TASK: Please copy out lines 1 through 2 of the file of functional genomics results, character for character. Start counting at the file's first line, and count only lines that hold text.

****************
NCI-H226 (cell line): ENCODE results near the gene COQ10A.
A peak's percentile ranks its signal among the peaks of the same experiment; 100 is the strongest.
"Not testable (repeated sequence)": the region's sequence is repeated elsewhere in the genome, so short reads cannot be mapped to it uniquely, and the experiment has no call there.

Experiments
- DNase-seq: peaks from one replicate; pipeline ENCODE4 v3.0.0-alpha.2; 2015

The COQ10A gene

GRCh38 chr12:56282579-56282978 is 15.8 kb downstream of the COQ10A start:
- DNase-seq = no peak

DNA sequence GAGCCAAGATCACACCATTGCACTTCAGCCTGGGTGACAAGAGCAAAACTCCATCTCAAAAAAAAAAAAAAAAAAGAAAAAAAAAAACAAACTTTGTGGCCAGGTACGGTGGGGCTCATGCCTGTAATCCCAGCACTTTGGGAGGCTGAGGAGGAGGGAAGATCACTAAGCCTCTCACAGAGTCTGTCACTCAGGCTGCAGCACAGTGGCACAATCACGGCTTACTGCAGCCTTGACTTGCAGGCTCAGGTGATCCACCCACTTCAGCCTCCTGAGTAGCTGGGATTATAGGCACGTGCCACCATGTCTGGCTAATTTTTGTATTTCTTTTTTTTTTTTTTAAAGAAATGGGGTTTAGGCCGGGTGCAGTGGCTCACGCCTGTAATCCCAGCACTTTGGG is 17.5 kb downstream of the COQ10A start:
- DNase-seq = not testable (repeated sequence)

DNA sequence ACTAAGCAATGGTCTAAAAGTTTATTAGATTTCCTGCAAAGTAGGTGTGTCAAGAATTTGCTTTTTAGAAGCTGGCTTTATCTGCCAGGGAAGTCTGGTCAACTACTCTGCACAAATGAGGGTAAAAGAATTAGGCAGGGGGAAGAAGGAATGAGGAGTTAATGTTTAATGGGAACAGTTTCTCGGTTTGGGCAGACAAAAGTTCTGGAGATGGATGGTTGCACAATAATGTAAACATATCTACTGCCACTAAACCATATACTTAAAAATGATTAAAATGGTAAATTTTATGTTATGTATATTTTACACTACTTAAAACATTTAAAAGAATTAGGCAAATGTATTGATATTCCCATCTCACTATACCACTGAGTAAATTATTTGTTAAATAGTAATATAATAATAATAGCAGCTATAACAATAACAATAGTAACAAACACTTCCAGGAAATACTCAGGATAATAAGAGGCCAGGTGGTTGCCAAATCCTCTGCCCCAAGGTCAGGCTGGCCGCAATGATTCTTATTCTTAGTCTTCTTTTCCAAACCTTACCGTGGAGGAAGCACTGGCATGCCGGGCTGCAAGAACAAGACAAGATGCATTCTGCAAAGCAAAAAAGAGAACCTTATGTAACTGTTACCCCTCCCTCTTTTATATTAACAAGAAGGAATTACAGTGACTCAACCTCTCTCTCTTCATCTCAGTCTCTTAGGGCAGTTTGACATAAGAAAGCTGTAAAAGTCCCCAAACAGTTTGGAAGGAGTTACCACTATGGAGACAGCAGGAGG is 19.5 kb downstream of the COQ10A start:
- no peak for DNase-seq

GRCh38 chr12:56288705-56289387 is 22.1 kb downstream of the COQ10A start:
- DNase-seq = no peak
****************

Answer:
NCI-H226 (cell line): ENCODE results near the gene COQ10A.
A peak's percentile ranks its signal among the peaks of the same experiment; 100 is the strongest.